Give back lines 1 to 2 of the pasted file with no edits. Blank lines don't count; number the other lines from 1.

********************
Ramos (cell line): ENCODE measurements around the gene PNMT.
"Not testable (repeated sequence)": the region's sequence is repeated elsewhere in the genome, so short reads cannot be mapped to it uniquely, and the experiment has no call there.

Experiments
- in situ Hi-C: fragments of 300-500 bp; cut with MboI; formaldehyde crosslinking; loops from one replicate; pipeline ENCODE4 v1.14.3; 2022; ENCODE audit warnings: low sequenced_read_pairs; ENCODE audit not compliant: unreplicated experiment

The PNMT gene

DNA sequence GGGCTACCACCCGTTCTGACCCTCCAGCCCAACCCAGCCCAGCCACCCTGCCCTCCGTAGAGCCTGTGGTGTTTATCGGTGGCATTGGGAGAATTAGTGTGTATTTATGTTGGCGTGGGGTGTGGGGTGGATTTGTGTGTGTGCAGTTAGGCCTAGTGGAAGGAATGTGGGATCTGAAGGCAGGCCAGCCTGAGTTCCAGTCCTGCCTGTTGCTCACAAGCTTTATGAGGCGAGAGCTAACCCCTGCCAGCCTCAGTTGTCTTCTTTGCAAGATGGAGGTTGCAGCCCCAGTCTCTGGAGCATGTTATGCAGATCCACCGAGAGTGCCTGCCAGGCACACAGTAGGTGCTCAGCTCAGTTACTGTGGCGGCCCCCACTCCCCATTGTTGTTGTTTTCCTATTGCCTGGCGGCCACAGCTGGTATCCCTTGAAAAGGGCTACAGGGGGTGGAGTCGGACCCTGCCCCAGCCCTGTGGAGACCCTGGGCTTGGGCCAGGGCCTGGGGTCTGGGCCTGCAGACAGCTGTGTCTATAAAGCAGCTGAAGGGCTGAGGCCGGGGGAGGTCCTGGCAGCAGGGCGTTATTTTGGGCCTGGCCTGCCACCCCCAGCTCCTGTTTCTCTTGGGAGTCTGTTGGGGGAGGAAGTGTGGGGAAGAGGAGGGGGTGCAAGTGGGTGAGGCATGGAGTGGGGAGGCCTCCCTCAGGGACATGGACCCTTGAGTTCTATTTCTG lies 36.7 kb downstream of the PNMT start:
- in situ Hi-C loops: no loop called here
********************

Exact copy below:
Ramos (cell line): ENCODE measurements around the gene PNMT.
"Not testable (repeated sequence)": the region's sequence is repeated elsewhere in the genome, so short reads cannot be mapped to it uniquely, and the experiment has no call there.